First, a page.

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For Dan Severn, Rematch With Royce Gracie Is a Long Shot He Can't Resist

Dan Severn has always been a believer in setting goals for himself. Even now the 52-year-old UFC Hall of Famer writes down in his daily planner what he wants to accomplish by the end of each year, then checks that list almost every day to see if he's on the right track.

But with an official record of 99-16-7 and a career that spans almost the entire history of MMA in North America, even Severn is running out of goals in the sport. There are only a few he'd still like to accomplish before he retires at the end of 2012, and the clock is running out.

For starters, he'd like to get to 100 wins. Since he already has three wins this year and two more fights scheduled before the end of May, that one seems perfectly feasible. But it's who he'd like to eventually beat that may prove more problematic.

"I really only have three matches that I was trying to accomplish," Severn told MMA Fighting. "That's one more match with Ken Shamrock, one more match with Mark Coleman, and one more match with Royce Gracie."

The first two he's pretty sure he can accomplish on his own, in one of the smaller MMA organizations. The third? For that one, Severn said, he may need the UFC's help, and this is where it gets tricky.

Ever since he heard rumors that Gracie might return to the Octagon at UFC 134 in Brazil this August, Severn has been campaigning to be his opponent. He's left phone messages and fired off emails to the UFC about it, but has heard nothing in response.

He knows it's a long shot. The two first met in a time before weight classes, but now several divisions and at least seventy pounds stand between them. There's also the fact that, according to UFC president Dana White, the organization has no intention of bringing Gracie back at all. But the way Severn sees it, he has nothing to lose by asking.

"As I always tell people, you can't read my mind, so I'm telling you. I have interest in doing this match," he said. "Will it happen? I don't know."

To understand Severn's dogged persistence in the young man's world of professional fighting, it helps to understand how he found his way here to begin with. The first time Severn punched another human being in the face, he said, was when he was in his thirties. Even then, it was only out of financial necessity.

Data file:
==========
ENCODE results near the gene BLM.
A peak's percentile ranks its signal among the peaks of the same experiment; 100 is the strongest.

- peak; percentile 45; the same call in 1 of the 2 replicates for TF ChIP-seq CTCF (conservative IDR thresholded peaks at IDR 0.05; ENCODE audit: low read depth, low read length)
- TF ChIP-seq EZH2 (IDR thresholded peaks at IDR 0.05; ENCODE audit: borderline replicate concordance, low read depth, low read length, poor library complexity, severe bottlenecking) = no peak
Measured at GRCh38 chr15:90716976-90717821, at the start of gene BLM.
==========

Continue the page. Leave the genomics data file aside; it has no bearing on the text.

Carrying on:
In the early '90s the former All-American wrestler from Arizona State took what he thought was a stable, lucrative job in the automotive industry. In the span of two weeks he sold one house and bought another one closer to his new job in Coldwater, Michigan. Only by the end of those two weeks, he no longer had the job.

"The corporation's explanation was that the guy who hired me had overstepped his bounds," Severn said. "We were in one of the worst recessions we had been in, except for what we're in now, so for me to find another job was virtually impossible. I asked an attorney friend what I should do and he said, 'Dan, the first thing you need to do is go sign up for unemployment.' I said, 'I don't know how to do something like that. I've never been on unemployment in my entire life.'"

Severn spent his days looking for a job and his nights training to be a pro wrestler – a field some of his colleagues from the amateur wrestling ranks had gone into. One day he came across a flyer advertising a local toughman contest where the winner was promised one thousand dollars.

"All I knew was, I needed a thousand dollars," Severn said. "So I signed up and I went to it."

He sported a dark, bushy mustache and amateur wrestling singlet, which earned him some peculiar looks as the boxing gloves were laced onto his hands. The bouts consisted of three one-minute rounds, and there wasn't much technique on display, as Severn remembers it.

"It was kind of ugly, and we weren't exactly abiding by the Queensbury Rules. All I know is, two days later I walked out of there with a thousand dollars. ... I had to find a way to make some money in a really sh-tty economic time. So I made my money the old-fashioned way: I walked into a ring and I beat people up and I took it."

Severn was beginning to dip his toe into the prizefighting waters, but it wasn't until a friend showed him the first couple UFC events that he began to seriously consider getting in the cage. In Coldwater they didn't even get pay-per-view events, Severn said, and though he'd done one shootfighting event in Japan, he still knew little to nothing about the striking arts.